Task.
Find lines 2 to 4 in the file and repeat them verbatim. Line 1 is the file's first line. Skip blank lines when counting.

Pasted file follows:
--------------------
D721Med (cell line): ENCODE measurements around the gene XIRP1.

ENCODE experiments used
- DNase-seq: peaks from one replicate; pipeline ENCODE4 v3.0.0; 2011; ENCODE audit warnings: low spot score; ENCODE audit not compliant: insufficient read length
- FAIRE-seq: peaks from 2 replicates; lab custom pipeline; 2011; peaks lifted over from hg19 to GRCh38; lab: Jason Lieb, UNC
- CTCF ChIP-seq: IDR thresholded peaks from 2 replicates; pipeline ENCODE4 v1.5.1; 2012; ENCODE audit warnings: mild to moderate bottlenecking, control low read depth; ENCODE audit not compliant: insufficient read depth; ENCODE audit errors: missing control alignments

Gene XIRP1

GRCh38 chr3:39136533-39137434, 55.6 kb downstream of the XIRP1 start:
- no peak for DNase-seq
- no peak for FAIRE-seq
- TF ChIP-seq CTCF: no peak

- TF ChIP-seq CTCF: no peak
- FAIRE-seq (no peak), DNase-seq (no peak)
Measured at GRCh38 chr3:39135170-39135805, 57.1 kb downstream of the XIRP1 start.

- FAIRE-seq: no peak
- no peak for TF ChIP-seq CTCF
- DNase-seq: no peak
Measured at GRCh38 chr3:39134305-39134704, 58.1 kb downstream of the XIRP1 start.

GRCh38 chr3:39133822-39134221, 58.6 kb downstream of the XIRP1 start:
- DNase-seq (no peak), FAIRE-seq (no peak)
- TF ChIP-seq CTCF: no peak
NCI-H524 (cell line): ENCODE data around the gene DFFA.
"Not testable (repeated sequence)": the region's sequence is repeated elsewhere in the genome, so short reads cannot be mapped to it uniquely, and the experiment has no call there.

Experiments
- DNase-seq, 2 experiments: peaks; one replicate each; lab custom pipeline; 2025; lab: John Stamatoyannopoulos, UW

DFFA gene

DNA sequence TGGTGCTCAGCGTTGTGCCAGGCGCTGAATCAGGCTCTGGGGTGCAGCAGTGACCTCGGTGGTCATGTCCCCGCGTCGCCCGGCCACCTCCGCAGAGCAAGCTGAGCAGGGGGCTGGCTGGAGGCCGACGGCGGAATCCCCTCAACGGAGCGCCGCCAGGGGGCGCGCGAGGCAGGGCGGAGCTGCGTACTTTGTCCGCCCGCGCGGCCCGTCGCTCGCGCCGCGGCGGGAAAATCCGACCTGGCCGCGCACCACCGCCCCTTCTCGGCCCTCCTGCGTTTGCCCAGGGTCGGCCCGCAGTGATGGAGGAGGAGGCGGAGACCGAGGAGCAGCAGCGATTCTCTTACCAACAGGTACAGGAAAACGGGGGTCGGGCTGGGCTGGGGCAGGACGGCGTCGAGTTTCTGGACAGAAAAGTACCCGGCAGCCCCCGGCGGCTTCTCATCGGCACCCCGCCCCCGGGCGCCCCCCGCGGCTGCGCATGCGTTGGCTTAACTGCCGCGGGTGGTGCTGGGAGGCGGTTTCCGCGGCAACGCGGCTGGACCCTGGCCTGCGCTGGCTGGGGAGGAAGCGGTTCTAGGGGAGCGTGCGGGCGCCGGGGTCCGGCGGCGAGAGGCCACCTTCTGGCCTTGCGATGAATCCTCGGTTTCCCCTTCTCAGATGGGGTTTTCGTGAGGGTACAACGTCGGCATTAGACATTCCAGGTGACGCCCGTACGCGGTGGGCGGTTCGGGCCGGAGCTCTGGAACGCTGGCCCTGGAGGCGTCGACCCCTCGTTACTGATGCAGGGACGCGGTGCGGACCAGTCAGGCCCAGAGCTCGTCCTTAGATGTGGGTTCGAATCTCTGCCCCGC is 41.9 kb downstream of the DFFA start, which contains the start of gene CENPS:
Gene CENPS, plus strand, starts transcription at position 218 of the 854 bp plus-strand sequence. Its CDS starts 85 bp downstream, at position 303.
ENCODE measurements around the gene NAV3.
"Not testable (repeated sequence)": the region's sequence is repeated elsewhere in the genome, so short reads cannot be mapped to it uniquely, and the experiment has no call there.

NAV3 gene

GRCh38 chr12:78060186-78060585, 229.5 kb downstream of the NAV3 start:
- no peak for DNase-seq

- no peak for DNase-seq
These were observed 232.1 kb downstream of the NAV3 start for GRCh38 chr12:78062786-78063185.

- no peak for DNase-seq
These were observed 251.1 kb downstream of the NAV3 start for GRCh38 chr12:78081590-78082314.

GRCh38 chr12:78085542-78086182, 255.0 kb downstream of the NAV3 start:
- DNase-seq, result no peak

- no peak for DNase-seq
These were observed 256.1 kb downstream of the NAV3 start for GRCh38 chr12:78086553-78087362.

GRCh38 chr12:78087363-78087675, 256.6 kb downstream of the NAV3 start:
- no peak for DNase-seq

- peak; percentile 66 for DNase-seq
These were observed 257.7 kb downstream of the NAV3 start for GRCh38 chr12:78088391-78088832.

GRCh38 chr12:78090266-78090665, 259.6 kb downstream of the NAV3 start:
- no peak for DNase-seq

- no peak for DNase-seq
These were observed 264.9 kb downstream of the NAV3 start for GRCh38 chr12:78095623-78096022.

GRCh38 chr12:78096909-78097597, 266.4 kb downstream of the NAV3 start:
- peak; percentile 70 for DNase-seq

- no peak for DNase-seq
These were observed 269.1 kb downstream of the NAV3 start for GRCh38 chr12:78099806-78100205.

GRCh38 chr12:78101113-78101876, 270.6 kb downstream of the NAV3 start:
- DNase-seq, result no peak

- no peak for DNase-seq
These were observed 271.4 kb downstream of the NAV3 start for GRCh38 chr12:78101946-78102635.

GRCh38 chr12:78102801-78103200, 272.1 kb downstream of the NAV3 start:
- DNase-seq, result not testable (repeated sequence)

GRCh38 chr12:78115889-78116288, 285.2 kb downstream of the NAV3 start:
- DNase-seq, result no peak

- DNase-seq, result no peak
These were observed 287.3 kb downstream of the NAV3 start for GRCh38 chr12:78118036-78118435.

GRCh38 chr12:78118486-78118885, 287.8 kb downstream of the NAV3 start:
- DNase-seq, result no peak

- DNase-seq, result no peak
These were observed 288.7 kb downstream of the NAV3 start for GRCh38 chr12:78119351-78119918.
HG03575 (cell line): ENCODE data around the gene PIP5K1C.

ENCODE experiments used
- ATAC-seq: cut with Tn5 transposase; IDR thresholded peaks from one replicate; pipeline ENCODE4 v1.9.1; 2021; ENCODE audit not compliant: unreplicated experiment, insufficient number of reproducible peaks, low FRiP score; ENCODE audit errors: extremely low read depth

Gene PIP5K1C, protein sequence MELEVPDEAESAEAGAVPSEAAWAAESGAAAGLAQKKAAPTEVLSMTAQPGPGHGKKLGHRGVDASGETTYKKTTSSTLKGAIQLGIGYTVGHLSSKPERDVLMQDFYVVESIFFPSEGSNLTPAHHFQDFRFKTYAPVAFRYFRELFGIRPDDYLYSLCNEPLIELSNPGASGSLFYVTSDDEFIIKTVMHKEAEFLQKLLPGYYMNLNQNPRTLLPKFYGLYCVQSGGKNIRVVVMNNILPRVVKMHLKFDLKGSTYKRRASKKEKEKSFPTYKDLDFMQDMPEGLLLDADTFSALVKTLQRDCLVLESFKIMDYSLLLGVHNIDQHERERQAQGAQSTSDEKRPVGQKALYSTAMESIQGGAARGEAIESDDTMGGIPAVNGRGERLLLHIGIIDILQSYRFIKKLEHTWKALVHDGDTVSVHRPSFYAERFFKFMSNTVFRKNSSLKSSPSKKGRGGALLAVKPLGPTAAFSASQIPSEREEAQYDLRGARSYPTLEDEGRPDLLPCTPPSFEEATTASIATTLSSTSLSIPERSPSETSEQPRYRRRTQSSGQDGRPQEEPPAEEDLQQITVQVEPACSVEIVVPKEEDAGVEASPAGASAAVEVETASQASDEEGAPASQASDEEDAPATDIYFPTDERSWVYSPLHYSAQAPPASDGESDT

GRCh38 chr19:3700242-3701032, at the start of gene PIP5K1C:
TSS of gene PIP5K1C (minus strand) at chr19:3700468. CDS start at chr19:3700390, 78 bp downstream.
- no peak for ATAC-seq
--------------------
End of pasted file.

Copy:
ENCODE experiments used
- DNase-seq: peaks from one replicate; pipeline ENCODE4 v3.0.0; 2011; ENCODE audit warnings: low spot score; ENCODE audit not compliant: insufficient read length
- FAIRE-seq: peaks from 2 replicates; lab custom pipeline; 2011; peaks lifted over from hg19 to GRCh38; lab: Jason Lieb, UNC